If you wish to get all the data from both the left & right tables, you can use the FULL JOIN SQL query. If there are no matching rows on either side, it will return NULL values.
SELECT Project.Name, Employee.Name FROM Employee FULL JOIN Project ON Project.Id=Employee.ProjetctId
Note: FULL JOIN is not accessible in MYSQL
This join is different from the pattern of join queries we have seen earlier in our SQL Queries cheat sheet. It can be used to generate a paired combination of each row of the first table with each row of the second table. But it is different as it will eliminate null values from both tables.
SELECT Project.Name AS Project_name, Employee.Name AS Employee_name FROM Project
CROSS JOIN Employee
Union query can be used to combine the result set of two or more SELECT statements without any data duplications in the result set. In our example, we are selecting the names from both the Project & Employee tables.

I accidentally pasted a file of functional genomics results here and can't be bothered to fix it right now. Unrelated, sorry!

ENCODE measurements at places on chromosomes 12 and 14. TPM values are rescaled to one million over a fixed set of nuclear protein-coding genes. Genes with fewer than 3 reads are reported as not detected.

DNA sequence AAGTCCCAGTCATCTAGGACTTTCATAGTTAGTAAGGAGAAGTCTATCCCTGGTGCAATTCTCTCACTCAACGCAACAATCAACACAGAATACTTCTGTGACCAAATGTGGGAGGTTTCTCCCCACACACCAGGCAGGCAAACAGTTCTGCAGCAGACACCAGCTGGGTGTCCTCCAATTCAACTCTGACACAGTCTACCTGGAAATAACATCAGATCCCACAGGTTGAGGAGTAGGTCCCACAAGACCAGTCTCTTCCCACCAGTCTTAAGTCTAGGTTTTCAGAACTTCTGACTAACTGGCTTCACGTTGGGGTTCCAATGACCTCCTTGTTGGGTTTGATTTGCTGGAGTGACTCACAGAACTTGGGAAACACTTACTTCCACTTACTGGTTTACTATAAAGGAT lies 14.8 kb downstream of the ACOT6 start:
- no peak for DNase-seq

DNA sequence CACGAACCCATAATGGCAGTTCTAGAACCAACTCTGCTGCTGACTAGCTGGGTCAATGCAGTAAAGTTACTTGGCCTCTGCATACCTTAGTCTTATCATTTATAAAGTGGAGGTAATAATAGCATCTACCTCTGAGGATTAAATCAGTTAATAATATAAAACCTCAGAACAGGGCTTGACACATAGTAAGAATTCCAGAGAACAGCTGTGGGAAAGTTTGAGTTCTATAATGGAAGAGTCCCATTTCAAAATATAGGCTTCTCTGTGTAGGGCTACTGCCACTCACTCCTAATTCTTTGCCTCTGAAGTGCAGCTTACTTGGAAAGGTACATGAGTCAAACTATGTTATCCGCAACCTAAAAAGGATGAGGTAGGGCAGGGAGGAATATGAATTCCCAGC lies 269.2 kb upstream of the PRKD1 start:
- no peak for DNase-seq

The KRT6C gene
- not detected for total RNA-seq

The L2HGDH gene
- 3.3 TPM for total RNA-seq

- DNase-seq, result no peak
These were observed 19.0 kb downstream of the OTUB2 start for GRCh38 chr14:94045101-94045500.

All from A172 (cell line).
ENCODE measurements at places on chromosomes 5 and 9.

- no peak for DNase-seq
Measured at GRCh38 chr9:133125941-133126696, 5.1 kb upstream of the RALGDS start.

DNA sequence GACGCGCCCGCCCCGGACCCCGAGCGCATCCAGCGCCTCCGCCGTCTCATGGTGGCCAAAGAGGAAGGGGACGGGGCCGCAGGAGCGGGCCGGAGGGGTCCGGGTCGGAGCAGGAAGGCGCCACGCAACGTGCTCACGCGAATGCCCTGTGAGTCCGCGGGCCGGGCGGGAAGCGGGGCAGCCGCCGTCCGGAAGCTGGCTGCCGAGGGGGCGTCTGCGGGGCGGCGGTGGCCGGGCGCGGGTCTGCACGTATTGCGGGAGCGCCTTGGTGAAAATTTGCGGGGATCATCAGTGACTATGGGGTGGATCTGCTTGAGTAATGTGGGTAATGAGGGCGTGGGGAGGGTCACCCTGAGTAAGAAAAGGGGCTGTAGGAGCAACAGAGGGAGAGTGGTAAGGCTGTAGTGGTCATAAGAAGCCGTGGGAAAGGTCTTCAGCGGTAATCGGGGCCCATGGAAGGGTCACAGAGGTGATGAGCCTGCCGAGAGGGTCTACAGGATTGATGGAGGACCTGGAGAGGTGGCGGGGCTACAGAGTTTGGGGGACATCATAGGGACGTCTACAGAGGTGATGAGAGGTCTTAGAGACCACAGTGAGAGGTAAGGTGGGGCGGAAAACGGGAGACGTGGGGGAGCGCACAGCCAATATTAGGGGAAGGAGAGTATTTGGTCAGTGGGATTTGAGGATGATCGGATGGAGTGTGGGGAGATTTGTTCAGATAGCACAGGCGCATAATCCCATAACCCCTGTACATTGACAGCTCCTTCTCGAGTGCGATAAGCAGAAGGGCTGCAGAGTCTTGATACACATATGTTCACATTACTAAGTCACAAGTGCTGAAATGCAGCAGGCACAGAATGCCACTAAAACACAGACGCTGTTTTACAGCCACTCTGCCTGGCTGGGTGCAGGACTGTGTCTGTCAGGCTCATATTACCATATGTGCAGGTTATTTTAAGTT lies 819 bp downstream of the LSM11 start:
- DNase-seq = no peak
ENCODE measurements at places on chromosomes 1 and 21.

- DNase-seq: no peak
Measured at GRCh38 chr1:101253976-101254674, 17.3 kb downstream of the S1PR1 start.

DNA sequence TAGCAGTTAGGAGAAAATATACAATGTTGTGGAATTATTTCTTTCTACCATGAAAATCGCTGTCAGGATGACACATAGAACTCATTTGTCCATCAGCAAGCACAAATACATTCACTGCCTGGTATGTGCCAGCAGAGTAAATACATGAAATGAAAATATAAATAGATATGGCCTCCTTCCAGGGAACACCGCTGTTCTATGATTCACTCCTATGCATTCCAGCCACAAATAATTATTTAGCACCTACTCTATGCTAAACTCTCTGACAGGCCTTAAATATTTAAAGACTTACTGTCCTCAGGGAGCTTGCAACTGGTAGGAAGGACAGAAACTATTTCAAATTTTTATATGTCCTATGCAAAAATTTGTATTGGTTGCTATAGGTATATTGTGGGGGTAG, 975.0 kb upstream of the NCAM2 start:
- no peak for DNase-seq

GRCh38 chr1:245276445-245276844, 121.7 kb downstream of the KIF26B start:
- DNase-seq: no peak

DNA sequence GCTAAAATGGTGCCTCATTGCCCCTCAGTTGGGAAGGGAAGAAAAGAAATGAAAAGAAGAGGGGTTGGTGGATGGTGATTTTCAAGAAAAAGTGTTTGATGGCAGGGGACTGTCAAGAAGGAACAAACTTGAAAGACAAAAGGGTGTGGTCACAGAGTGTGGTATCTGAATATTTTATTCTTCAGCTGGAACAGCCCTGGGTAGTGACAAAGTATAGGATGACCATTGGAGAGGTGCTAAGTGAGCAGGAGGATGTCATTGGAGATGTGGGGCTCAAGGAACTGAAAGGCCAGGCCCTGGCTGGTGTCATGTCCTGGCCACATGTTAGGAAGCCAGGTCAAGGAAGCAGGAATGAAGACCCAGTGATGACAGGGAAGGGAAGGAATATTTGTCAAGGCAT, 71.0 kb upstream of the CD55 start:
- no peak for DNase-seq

SELECT NAME FROM PROJECT UNION SELECT NAME FROM EMPLOYEE;
We have gotten an output without any duplicates.
If there is a scenario where you don’t want the duplicates to be removed when using the UNION query, you can make use of this query. So we are selecting the same data from the same tables as before.
SELECT NAME FROM PROJECT UNION ALL SELECT NAME FROM EMPLOYEE;
But we can see that the ‘ETL Testing’ duplicate hasn’t been removed.
FILTERING DATA FROM THE TABLE
We can filter the data from a SQL query by adding CLAUSE, OPERATORS, and DISTINCT to the statement. There are different types of filters that you can use to get customized results based on your needs. That is what we’re going to look at now in our SQL Queries check sheet.
SQL clauses are part of SQL statements that contain an expression, predicate, or query. We will be seeing an example for each of the 5 clauses we have listed below as they have their own use case.
- GROUP BY
- ORDER BY
It is used to filter the rows in the result set based on a specific condition. The specific condition is usually an expression that involves one or more columns from the table being queried.